Example no. 1

Here’s a presentation of setting the equivalence classes:

Pic. 3 Equivalence classes and boundary values [own study]

While purchasing 10 pieces of a certain commodity the price stays the same. However, if a client buys more than 10 pieces (e.g. 11), he’s granted with a free delivery. Purchasing at least 50 pieces (from the 50th piece), the customer gets a 10% discount. There’s also a limitation in which a client can’t order more than 99 pieces.

The designated intervals of the equivalence classes according to the dependence described above will look like this:

0 pieces — no purchase,

<1,11) pieces — regular price,

<11,50) pieces — free delivery,

<50,99) pieces — free delivery and a 10% discount,

>99 pieces — it’s not possible to order the commodity.

A closed parenthesis “<” means that the value is included in a certain collection, and an open parenthesis “(“ means that the value doesn’t belong to the collection.

As a result, we have five equivalence classes for tests, their boundary values being: 0, 1, 10, 11, 49, 50, 99, 100.

Equivalence partitioning and boundary value analysis techniques work well while partitioning the collection of possible values for classes and considering them separately. However, their main weakness is that they don’t include combinations of varied input values.

Cause-effect decision table testing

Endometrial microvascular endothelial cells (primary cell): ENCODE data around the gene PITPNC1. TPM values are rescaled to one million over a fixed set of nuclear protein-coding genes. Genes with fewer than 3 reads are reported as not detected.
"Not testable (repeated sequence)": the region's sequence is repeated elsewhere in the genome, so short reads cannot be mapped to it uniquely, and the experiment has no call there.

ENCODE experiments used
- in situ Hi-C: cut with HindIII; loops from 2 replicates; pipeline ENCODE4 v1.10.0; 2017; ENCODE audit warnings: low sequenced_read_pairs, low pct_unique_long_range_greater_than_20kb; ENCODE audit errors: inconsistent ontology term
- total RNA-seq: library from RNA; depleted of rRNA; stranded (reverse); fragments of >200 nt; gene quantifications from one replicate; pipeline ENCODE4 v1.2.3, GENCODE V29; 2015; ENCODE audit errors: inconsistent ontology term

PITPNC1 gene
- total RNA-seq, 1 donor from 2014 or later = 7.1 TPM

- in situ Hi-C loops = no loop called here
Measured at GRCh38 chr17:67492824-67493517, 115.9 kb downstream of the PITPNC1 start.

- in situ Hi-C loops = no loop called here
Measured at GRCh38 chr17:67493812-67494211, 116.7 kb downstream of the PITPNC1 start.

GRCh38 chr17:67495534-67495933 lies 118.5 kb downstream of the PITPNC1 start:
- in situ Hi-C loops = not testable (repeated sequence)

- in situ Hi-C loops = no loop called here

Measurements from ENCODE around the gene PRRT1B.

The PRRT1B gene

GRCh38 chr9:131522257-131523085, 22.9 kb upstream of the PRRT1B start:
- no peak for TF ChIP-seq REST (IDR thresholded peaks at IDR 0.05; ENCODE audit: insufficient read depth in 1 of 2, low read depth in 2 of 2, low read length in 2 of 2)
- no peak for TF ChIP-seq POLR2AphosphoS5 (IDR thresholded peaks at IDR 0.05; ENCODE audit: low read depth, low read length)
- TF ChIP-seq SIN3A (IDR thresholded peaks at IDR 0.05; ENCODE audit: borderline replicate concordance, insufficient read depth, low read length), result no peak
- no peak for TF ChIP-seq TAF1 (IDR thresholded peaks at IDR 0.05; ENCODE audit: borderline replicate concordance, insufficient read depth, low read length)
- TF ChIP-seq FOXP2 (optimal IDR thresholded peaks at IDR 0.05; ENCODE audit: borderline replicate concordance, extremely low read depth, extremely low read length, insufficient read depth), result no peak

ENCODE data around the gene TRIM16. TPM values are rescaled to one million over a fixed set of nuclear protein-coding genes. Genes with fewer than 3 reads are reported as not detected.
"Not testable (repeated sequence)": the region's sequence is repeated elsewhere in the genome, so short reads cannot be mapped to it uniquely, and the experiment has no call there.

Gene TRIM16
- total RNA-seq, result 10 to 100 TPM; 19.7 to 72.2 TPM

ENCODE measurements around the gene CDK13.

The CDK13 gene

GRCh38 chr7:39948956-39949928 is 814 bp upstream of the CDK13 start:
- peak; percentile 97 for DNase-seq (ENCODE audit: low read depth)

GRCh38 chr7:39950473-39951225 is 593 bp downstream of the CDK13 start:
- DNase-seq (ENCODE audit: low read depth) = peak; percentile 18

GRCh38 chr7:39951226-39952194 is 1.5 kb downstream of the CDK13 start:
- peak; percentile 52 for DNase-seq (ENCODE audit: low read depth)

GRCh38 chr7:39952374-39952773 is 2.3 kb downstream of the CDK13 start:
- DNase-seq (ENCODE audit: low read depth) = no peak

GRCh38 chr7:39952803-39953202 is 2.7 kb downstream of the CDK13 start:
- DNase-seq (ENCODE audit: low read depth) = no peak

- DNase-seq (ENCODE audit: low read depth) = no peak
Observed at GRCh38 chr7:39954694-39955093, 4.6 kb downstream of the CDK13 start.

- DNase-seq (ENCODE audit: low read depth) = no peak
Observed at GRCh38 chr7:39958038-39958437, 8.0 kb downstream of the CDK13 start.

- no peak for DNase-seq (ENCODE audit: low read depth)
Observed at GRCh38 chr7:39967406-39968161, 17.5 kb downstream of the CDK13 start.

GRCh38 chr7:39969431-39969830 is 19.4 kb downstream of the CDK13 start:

Working out the decision tables, a tester identifies the conditions (usually input data) and the resulting actions (usually output data) of the system. They create array lines in which the conditions are located above and the actions below.

Example no. 2

Steps to proceed:

Step 1. Establishing a subject and elements of tests. In this case, there’s one test subject, and it’s an online store.

Step 2. Derivation of test conditions. Test conditions include conditions and actions. In this example, we can distinguish 4 conditions and 1 action. They add up to five test conditions with the following form:

C1: A customer’s subscription to the mailing database;

C2: A customer gets a discount for subscribing to the mailing database;

C3: The discount is active (it hasn’t been used before);

C4: The products in the basket meet the promotion terms

and one action:

C5: (A1) The 10% discount is charged.

Step 3. Derivation of the coverage elements. The decision table allows defining the coverage elements. Table no. 1 describes the decision rules of the discussed case.

Table 1. A decision table for an online store

where *= condition irrelevant

Step 4. Defining test cases.

Final tables have been transformed into a table of test cases, presented in Table 2.